Hajj is only obligatory for the one who is able to do it, because Allaah says (interpretation of the meaning):
“And Hajj (pilgrimage to Makkah) to the House (Ka‘bah) is a duty that mankind owes to Allaah, those who can afford the expenses (for one’s conveyance, provision and residence)”
[Aal ‘Imraan 3:97]
Being able to do Hajj in the case of a woman includes having a mahram who can travel with her and having enough money for herself and her mahram, because the expenses of the mahram’s Hajj are to be paid by her, because he is only travelling for her sake.
If a woman does not have a mahram who can travel with her, or she does not have enough money for that, then Hajj is not obligatory for her.
If Hajj is not obligatory for her, then she is not sinning or falling short by not doing it, and in this case she does not have to delegate someone to perform Hajj and ‘umrah on her behalf, rather she should wait until Allaah enriches her and makes a mahram available for her, then she can do Hajj for herself.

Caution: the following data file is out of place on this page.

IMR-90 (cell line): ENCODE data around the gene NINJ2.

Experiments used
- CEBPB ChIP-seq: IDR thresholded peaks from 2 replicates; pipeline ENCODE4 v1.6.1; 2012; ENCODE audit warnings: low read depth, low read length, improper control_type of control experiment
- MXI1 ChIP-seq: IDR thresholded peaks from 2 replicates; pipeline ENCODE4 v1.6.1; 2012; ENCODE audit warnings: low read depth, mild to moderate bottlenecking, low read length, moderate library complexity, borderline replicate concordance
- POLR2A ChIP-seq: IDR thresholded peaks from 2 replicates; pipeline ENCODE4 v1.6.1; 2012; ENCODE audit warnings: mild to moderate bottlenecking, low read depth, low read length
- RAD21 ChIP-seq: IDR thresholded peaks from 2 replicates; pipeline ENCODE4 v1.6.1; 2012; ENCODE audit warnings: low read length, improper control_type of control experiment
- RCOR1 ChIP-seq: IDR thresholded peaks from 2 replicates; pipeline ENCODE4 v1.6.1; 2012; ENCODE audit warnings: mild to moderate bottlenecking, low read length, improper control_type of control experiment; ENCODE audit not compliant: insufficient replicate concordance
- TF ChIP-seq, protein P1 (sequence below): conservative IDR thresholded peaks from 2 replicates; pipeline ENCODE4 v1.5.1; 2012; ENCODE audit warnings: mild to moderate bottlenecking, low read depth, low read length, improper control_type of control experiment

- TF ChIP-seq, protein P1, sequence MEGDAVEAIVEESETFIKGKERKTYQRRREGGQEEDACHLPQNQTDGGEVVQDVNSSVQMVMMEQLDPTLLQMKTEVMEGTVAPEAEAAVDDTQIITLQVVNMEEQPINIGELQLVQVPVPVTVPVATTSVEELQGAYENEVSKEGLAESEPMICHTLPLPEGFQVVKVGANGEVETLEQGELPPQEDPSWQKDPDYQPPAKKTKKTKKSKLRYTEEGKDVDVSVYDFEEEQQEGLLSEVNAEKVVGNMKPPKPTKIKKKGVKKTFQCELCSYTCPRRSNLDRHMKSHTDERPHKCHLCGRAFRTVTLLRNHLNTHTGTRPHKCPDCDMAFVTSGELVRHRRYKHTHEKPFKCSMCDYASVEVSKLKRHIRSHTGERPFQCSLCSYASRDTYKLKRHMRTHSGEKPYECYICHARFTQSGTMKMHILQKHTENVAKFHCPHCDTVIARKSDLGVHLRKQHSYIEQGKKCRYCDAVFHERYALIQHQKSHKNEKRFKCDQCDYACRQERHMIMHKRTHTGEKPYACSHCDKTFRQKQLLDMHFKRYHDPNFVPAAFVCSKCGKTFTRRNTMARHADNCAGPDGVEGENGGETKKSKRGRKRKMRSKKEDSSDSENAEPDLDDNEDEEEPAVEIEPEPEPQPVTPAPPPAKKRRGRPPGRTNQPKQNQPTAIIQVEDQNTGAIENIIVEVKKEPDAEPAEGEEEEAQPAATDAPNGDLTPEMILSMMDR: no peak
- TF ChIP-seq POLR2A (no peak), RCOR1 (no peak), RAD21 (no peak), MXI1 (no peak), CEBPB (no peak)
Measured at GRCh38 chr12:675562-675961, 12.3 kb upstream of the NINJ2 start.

The father has no right to prevent his daughter or his son from doing the obligatory Hajj.
If she is physically and financially able to do Hajj, and she has a mahram who can travel with her, then she should ask her father for permission. If he does not give her permission then she should go without his permission, because there is no obedience to any created being if it involves disobedience towards the Creator.
The fact that her father will not let her does not make it permissible for her to delegate someone else to do Hajj on her behalf.
This impediment may be removed, and al-Haafiz Ibn Hajar said in Fath al-Baari (4/70) that the scholars are unanimously agreed that the one who is being detained (in prison and the like) should not delegate someone to perform the obligatory Hajj on his behalf, because there is the hope that he will be released.
This has been discussed in the answer to question no. 41950.